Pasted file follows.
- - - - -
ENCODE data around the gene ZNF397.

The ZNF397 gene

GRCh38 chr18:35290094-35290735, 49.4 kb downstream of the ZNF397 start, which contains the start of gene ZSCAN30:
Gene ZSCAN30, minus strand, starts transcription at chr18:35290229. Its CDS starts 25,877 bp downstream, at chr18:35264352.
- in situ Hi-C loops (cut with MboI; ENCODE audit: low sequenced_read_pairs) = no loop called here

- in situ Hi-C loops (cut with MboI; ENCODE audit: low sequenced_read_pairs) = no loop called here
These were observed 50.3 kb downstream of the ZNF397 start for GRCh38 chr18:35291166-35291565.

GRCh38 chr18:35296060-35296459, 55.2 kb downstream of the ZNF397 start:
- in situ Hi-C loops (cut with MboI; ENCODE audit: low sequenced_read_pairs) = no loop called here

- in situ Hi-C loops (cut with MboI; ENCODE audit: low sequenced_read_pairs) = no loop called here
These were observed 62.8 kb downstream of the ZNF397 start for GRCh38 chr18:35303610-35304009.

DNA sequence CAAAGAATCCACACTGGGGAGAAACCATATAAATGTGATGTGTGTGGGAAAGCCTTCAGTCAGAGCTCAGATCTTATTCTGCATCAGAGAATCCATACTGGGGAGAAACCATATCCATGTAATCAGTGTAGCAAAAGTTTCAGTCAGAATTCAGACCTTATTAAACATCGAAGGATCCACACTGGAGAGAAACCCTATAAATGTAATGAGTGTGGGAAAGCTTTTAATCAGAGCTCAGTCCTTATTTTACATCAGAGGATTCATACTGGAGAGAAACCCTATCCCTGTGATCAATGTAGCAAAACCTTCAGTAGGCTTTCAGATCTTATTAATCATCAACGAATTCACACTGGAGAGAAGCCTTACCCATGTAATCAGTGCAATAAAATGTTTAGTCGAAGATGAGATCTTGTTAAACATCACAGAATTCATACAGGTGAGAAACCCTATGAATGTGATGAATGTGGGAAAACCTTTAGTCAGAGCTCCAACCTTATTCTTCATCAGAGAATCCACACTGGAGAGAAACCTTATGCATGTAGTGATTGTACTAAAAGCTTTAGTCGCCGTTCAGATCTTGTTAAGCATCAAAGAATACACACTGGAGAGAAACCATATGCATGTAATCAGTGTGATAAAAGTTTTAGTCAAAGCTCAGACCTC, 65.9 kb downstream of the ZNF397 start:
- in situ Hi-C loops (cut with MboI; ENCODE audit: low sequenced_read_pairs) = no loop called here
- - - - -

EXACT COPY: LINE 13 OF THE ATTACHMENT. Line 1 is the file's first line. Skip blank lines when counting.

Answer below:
- in situ Hi-C loops (cut with MboI; ENCODE audit: low sequenced_read_pairs) = no loop called here